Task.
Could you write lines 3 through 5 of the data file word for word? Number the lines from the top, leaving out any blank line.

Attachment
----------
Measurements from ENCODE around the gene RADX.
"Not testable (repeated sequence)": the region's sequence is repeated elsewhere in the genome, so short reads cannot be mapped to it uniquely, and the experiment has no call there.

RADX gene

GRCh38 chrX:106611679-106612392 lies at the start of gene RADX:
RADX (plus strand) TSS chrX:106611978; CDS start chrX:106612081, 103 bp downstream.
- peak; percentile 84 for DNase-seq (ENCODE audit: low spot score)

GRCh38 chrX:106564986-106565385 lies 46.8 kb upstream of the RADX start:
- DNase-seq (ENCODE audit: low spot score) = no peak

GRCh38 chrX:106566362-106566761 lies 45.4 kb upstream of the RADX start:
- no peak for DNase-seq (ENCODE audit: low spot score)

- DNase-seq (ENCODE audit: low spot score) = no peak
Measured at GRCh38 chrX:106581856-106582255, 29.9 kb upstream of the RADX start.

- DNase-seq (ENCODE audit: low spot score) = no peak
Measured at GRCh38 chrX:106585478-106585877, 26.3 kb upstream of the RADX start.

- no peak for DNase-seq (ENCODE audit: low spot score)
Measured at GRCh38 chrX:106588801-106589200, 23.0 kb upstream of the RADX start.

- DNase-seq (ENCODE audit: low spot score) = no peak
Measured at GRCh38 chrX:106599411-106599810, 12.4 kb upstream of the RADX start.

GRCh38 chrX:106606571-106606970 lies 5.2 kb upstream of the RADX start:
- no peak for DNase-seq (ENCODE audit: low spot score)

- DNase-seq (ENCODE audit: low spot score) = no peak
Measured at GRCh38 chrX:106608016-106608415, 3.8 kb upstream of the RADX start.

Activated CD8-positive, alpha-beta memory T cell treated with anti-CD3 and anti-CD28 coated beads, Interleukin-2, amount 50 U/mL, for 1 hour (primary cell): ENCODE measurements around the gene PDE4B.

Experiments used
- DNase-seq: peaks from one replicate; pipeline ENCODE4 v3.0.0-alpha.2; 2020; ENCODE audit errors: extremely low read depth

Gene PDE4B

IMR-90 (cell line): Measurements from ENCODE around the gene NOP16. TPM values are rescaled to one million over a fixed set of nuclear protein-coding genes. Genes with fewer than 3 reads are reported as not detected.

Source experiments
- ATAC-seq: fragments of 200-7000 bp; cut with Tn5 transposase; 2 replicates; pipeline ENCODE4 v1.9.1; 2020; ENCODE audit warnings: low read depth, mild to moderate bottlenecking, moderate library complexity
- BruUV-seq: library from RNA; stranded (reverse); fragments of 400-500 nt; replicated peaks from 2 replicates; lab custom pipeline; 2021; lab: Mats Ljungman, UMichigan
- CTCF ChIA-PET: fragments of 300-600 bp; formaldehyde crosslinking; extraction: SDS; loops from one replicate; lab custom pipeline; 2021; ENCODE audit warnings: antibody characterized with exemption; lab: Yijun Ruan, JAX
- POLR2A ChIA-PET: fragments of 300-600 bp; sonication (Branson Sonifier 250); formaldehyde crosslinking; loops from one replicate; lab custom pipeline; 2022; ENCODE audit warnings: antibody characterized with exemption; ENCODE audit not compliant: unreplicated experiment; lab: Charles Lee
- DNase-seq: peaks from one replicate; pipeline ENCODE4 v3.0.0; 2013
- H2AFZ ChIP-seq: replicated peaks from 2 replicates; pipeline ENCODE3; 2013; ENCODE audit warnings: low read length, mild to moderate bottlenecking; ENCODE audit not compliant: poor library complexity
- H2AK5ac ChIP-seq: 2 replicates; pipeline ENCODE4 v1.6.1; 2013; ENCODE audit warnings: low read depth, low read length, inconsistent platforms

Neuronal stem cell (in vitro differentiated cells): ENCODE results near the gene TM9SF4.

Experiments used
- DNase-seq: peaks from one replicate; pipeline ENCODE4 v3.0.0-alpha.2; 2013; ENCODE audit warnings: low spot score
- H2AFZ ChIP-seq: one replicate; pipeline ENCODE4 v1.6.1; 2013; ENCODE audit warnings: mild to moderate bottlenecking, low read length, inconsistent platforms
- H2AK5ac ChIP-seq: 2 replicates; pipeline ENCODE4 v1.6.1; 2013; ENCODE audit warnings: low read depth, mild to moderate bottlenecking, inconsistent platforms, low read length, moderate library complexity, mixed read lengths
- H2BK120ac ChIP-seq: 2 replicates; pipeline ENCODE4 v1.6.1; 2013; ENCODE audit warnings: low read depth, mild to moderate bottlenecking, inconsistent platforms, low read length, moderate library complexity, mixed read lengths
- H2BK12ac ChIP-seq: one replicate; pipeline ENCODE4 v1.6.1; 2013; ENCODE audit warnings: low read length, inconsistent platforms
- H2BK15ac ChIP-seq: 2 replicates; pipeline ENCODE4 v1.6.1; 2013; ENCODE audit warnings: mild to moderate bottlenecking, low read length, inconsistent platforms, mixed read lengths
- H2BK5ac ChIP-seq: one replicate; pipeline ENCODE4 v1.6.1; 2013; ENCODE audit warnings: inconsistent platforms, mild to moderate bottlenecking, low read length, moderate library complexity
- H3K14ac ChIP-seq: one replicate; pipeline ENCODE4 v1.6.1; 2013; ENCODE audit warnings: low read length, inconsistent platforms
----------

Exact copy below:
RADX gene

GRCh38 chrX:106611679-106612392 lies at the start of gene RADX:
RADX (plus strand) TSS chrX:106611978; CDS start chrX:106612081, 103 bp downstream.